In addition to craft beer, pub-goers at Tallgrass Tap House also drank up a Kansas State professor’s research during Wednesday’s Science on Tap event.
Alice Boyle, assistant professor of biology, shared the highlights of her research on the effects of rising rainfalls in the tropics on the white-ruffed manakin – a small fruit-eating bird native to South America.
Showing a picture of a wet, tropical forest in Costa Rica, Boyle said weather affects species there much differently than in Kansas.
“In the tropics, arguably, rainfall is a much more important driver of how these communities are shaped than temperature,” Boyle said.
For the most part, Boyle said, we are taught that more rain is usually better, that it means more plants and more food all the way up the food chain. However, her research shows that this is not always true.
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During her graduate research on why some tropical birds migrate over elevational gradients, Boyle’s findings focused first on food, but after five years of research, Boyle started to see that food was not driving those migrations so much as weather.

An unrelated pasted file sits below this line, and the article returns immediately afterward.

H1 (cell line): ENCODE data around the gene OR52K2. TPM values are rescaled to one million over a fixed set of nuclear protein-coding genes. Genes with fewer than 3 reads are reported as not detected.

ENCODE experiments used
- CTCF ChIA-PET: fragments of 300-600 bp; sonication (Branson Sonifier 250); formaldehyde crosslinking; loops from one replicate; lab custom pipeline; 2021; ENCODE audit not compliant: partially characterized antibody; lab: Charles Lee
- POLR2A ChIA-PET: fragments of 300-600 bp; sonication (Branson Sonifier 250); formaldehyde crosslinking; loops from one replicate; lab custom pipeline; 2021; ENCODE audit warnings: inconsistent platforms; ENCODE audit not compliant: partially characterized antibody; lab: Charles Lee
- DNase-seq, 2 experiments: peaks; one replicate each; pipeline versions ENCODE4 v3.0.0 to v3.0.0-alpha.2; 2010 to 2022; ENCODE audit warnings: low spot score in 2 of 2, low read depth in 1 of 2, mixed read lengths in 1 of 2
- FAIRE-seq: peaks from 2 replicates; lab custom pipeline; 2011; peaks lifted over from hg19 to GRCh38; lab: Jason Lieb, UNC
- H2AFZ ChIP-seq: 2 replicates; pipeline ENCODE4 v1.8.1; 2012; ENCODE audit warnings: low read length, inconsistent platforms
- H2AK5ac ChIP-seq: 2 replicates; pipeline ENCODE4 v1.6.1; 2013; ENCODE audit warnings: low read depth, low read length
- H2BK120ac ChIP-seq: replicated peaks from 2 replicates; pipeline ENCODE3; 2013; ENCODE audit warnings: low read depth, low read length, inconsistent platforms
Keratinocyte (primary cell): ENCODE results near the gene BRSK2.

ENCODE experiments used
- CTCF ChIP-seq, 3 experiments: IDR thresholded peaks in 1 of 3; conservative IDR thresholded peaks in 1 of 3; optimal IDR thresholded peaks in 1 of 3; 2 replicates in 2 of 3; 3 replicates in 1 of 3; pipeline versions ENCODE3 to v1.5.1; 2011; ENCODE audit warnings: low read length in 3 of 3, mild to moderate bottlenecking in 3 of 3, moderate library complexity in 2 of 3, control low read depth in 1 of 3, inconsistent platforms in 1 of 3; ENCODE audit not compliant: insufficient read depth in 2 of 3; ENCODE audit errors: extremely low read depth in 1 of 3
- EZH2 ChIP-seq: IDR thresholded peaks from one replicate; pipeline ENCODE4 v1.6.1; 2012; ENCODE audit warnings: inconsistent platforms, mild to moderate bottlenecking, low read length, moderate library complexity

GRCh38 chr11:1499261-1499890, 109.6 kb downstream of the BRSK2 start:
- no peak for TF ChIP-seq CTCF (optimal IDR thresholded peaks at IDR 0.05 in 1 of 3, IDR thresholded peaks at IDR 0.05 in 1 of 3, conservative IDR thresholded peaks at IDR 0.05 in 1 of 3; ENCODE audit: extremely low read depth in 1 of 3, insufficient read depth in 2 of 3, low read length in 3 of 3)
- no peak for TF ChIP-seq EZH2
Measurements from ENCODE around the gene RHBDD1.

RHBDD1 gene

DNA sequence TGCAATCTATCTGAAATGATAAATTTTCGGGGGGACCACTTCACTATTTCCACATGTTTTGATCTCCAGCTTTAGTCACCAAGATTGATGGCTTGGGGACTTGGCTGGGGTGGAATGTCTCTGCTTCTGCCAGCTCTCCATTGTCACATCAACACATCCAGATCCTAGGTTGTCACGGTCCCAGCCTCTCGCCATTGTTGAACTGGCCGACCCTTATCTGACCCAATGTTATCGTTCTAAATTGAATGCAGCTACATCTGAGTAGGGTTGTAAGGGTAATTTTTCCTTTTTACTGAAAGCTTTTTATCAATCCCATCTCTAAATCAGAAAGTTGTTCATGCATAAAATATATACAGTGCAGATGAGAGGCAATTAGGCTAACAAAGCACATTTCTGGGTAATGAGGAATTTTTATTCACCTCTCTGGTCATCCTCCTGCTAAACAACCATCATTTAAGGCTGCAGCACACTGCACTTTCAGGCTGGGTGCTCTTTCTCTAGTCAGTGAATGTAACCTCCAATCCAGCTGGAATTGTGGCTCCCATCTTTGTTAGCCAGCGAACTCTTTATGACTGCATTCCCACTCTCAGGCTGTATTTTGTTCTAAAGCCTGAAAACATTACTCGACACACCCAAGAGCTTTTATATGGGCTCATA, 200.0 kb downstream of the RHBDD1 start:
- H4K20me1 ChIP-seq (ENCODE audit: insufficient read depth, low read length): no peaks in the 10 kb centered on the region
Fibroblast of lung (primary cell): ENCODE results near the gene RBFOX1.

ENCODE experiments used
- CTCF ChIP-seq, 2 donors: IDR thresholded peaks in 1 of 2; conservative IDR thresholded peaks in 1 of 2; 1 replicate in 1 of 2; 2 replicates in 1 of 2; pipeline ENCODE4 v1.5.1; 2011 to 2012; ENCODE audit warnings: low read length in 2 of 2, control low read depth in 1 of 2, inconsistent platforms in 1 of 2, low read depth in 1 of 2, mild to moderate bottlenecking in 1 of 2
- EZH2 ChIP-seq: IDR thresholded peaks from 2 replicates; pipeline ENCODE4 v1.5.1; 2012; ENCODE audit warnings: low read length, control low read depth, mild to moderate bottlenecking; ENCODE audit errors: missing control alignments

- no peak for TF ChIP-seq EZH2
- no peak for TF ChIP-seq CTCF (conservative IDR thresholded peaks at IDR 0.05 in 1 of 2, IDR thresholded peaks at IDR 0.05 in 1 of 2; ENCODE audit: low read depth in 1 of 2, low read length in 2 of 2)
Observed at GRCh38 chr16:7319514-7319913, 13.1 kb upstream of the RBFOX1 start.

“Twice as much rain falls at those higher elevation sites than the lower elevation sites,” Boyle said. The excessive rain prevents these birds from scavenging for food, so some of them head for lower elevations.
But, the birds that migrate to lower elevations suffer reproductive consequences, Boyle said. Male birds take a long time to work their way up in social status and master the high-speed, highly complicated mating dances. The birds that escape the bad conditions by migrating are then less socially mobile and less able to attract mates.
Boyle is currently studying the social hierarchy and genetic makeup of the white-ruffed manakin to see if migration patterns from high to low elevations will change how individual males are able to dominate the reproductive scene in those systems.
Boyle said she will continue to share her research by presenting at conferences and doing public outreach every semester in her lab, and she hopes more people become excited about science by making connections to their everyday lives and teaching them in a non-threatening way.
Rachel Hunt, sophomore in biology, came to the event with her friends. She said it fueled her interest in birds, and she may take ecology classes in the future. Hunt said she hopes to come to more of these events in the future.
Nicole Wade, programs and education animals manager at the Sunset Zoo, said the goal of Science on Tap is to share K-State’s research with the public in a relaxed environment.
Science on Tap event is part of the Sunset Zoo’s Behind the Science Initiative and is held on the third Wednesday of each month from August to April. The next Science on Tap event is scheduled for March 28 at Tallgrass Taphouse at 7 p.m., featuring Kathryn Reif, assistant professor in diagnostic medicine and pathology, and her research on tick-borne diseases in cattle.